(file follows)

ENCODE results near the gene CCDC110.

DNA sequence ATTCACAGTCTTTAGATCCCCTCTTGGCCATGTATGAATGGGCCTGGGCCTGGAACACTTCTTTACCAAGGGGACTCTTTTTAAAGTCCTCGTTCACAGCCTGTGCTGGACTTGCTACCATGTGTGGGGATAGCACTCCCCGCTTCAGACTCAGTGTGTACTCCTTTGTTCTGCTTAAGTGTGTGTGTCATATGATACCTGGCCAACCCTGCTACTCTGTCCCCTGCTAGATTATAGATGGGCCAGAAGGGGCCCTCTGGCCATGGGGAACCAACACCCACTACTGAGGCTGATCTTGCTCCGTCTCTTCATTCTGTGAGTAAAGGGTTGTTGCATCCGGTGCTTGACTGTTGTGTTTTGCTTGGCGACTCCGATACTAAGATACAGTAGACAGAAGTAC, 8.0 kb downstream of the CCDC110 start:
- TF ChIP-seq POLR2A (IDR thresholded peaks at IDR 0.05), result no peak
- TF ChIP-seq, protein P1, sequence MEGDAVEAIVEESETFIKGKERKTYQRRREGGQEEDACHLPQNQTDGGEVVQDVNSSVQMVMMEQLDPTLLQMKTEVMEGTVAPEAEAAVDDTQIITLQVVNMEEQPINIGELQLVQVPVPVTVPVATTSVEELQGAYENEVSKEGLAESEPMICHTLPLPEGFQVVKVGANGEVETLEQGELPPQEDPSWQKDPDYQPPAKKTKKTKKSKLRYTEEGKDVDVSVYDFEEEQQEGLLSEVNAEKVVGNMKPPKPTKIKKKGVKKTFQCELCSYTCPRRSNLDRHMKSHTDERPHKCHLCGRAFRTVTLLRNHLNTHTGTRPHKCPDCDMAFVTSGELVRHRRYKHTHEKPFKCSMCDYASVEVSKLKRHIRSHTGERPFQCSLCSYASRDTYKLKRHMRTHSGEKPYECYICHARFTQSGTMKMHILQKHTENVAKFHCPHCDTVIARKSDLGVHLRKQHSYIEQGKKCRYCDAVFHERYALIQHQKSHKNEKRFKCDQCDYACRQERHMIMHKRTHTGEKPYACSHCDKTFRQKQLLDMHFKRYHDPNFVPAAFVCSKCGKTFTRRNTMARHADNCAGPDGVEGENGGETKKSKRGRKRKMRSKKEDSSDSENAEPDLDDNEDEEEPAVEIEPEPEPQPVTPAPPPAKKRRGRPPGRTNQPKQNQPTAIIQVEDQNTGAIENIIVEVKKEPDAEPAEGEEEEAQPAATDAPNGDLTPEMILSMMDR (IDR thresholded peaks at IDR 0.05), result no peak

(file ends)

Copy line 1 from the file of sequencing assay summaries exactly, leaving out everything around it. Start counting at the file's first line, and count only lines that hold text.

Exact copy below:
ENCODE results near the gene CCDC110.